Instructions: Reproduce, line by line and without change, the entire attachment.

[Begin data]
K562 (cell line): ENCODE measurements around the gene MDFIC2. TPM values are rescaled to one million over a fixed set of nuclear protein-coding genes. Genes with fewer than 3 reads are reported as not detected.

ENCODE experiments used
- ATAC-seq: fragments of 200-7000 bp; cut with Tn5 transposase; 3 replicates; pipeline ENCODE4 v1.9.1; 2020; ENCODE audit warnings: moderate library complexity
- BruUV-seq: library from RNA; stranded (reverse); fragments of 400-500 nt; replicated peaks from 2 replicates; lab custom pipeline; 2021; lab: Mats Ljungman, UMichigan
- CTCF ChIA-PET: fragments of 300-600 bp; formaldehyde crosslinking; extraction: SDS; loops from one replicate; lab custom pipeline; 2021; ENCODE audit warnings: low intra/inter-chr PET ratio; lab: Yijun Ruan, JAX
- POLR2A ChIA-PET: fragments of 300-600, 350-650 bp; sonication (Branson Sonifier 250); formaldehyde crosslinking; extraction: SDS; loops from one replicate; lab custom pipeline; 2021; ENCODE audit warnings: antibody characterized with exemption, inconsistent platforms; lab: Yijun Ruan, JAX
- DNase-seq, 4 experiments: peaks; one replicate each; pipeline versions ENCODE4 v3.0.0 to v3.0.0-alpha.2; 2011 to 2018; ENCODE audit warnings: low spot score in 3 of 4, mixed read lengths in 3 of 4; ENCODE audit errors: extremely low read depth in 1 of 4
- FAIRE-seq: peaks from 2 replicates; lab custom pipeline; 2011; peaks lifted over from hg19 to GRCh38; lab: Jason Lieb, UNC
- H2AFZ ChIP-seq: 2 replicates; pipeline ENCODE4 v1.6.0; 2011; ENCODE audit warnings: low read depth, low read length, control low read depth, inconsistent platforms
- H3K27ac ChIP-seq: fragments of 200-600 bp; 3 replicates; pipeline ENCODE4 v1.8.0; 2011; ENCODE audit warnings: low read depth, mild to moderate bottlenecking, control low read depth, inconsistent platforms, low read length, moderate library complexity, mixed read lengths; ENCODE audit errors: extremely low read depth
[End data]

K562 (cell line): ENCODE measurements around the gene MDFIC2. TPM values are rescaled to one million over a fixed set of nuclear protein-coding genes. Genes with fewer than 3 reads are reported as not detected.

ENCODE experiments used
- ATAC-seq: fragments of 200-7000 bp; cut with Tn5 transposase; 3 replicates; pipeline ENCODE4 v1.9.1; 2020; ENCODE audit warnings: moderate library complexity
- BruUV-seq: library from RNA; stranded (reverse); fragments of 400-500 nt; replicated peaks from 2 replicates; lab custom pipeline; 2021; lab: Mats Ljungman, UMichigan
- CTCF ChIA-PET: fragments of 300-600 bp; formaldehyde crosslinking; extraction: SDS; loops from one replicate; lab custom pipeline; 2021; ENCODE audit warnings: low intra/inter-chr PET ratio; lab: Yijun Ruan, JAX
- POLR2A ChIA-PET: fragments of 300-600, 350-650 bp; sonication (Branson Sonifier 250); formaldehyde crosslinking; extraction: SDS; loops from one replicate; lab custom pipeline; 2021; ENCODE audit warnings: antibody characterized with exemption, inconsistent platforms; lab: Yijun Ruan, JAX
- DNase-seq, 4 experiments: peaks; one replicate each; pipeline versions ENCODE4 v3.0.0 to v3.0.0-alpha.2; 2011 to 2018; ENCODE audit warnings: low spot score in 3 of 4, mixed read lengths in 3 of 4; ENCODE audit errors: extremely low read depth in 1 of 4
- FAIRE-seq: peaks from 2 replicates; lab custom pipeline; 2011; peaks lifted over from hg19 to GRCh38; lab: Jason Lieb, UNC
- H2AFZ ChIP-seq: 2 replicates; pipeline ENCODE4 v1.6.0; 2011; ENCODE audit warnings: low read depth, low read length, control low read depth, inconsistent platforms
- H3K27ac ChIP-seq: fragments of 200-600 bp; 3 replicates; pipeline ENCODE4 v1.8.0; 2011; ENCODE audit warnings: low read depth, mild to moderate bottlenecking, control low read depth, inconsistent platforms, low read length, moderate library complexity, mixed read lengths; ENCODE audit errors: extremely low read depth